MSPs declare lack of confidence in Scottish Police Authority chair

26 May 17

Pressure is mounting on the chair of the supervisory body for Scotland’s national police force, after two committees of MSPs declared a lack of confidence in his leadership of the Scottish Police Authority.

The criticisms of accountant Andrew Flanagan follow months of controversy over what some say is an excessively secretive and bullying governance regime at the SPA. 

They centre on a decision to hold board meetings in private and withhold board papers from public view until the day the board meets, along with claims that key documents were not properly circulated among members.

One prominent member of the board, communications consultant Moi Ali, resigned in protest over Flanagan’s conduct, and the authority is now facing inquiries both from Holyrood’s audit committee and from the Chief Inspector of Constabulary for Scotland, Derek Penman.

Flanagan’s successive appearances before MSPs have served only to inflame the row. In a letter to Justice Secretary Michael Matheson, the Justice sub-committee described the SPA chair’s responses to questioning as “inadequate” and said he had failed to reassure the committee that he understood his actions to be wrong.

The letter said: “The sub-committee does not have confidence that the current chair is the best person to lead the board". 

Convener Mary Fee said: "Mr Flanagan's testimony to the sub-committee was frankly inadequate and we do not have confidence in his leadership.”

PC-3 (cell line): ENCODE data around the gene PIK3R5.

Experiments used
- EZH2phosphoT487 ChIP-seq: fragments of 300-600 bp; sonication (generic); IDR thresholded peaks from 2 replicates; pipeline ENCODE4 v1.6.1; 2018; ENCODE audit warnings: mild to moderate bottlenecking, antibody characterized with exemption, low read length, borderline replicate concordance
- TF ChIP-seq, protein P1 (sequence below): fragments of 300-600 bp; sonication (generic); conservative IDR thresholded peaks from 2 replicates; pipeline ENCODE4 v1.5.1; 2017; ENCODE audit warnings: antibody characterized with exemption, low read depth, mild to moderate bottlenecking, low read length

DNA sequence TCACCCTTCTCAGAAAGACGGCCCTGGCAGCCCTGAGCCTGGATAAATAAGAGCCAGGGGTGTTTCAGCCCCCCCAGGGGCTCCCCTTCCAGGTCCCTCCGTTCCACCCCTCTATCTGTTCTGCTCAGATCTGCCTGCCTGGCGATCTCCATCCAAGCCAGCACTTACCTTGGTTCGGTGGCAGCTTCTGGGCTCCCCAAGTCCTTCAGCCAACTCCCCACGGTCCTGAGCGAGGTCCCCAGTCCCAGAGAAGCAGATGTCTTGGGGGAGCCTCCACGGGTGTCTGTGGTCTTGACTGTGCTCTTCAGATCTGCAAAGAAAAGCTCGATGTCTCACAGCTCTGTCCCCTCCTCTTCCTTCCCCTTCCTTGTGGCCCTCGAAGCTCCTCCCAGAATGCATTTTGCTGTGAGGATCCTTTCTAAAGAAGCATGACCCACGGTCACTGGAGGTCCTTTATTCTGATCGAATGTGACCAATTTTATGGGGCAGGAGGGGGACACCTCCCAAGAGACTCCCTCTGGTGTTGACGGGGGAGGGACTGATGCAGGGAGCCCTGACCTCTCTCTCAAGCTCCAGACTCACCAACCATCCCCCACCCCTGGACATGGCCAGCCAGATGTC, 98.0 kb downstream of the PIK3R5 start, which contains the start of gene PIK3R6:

It follows an equally trenchant letter to Matheson earlier this month from the Public Audit Committee, which voiced “very serious concerns about the standards of governance at the SPA” and called for a “culture shift” to ensure fewer private meetings and more transparent information.

During the hearing which preceded that letter, one MSP warned Flanagan: “It’s not the Kremlin you’re running.”

Flanagan has promised to reflect on the criticisms, but has previously said that he does not consider the time to be right for a change of leadership at the SPA. 

The SPA board this week appointed a new deputy chair, Nicola Marchant, as well as agreeing that meetings should be public “wherever possible” and that board papers should be published in advance of meetings.

  • Keith Aitken
    Keith Aitken

    covers Scottish affairs for Public Finance from Edinburgh. He was formerly economics editor and chief leader writer on The Scotsman and now has a busy freelance career as a writer, broadcaster and event chair.

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